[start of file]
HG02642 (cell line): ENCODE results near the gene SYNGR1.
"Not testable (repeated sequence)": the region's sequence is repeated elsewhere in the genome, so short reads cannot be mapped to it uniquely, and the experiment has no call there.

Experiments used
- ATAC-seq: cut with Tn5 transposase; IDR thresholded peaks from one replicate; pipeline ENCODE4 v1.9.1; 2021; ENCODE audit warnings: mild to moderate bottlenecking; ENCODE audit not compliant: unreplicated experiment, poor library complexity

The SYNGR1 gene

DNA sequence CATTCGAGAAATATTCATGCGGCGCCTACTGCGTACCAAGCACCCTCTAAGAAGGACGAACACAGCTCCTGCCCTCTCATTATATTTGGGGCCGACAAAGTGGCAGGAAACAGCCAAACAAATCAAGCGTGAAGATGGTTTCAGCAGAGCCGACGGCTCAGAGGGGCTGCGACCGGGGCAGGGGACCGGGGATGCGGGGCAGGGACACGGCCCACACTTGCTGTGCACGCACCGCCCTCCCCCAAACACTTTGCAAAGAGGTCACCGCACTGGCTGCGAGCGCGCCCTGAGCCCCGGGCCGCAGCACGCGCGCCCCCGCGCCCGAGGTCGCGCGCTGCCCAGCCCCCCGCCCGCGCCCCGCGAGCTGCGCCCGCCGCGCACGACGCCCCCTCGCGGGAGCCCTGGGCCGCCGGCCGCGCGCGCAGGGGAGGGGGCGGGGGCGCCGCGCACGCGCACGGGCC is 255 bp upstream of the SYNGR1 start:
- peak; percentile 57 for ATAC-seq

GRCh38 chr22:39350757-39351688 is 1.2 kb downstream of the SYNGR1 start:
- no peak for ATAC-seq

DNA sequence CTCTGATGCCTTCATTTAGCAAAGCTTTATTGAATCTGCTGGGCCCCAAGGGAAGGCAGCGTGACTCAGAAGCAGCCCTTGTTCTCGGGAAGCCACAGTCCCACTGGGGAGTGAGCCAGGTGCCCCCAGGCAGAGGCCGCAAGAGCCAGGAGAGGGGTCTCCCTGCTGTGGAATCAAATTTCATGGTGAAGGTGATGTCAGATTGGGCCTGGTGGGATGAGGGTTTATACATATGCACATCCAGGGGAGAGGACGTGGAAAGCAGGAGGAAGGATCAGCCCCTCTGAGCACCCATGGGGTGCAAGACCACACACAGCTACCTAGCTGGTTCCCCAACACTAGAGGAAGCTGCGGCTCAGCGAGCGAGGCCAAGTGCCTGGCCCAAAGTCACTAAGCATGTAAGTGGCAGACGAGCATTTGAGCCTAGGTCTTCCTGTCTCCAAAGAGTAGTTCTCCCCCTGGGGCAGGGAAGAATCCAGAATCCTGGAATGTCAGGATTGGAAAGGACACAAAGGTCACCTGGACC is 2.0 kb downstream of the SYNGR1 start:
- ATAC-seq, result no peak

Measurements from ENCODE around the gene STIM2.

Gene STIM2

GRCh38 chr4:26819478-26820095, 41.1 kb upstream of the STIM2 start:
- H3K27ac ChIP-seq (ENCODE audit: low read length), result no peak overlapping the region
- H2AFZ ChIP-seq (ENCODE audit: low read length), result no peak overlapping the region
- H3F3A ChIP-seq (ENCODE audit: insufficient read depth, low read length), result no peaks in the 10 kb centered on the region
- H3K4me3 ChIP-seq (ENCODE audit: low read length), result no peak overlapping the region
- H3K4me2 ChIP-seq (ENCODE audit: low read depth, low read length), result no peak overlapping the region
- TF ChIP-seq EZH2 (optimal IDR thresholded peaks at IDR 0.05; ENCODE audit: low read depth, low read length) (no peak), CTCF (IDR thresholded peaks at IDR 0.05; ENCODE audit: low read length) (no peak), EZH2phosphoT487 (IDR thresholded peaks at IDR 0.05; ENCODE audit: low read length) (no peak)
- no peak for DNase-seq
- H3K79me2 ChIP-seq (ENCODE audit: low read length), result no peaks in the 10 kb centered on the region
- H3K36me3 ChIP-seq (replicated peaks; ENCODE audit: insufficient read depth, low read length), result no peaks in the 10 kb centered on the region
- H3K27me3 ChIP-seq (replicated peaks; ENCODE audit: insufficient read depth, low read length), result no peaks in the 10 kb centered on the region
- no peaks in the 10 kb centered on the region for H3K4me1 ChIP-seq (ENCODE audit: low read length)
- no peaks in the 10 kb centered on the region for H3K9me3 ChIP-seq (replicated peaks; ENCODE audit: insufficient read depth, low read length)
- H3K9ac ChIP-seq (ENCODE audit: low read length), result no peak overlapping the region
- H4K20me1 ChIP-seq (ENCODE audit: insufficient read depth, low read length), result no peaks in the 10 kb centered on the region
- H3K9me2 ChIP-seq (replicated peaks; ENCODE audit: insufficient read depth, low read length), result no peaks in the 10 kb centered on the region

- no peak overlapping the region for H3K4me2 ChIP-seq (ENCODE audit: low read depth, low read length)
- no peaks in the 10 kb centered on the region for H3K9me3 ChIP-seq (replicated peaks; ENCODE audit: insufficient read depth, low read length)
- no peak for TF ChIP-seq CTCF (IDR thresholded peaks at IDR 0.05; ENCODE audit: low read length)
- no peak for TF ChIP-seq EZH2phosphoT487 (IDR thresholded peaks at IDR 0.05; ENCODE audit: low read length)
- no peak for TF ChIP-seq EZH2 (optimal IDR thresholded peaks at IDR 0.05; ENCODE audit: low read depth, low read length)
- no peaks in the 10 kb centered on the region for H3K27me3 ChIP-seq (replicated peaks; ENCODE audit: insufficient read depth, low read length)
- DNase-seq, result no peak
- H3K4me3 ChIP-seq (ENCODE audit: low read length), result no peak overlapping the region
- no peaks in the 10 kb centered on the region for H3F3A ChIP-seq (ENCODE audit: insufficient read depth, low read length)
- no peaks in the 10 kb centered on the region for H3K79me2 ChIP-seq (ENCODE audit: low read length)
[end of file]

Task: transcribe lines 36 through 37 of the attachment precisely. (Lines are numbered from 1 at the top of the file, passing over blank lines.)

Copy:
- DNase-seq, result no peak
- H3K4me3 ChIP-seq (ENCODE audit: low read length), result no peak overlapping the region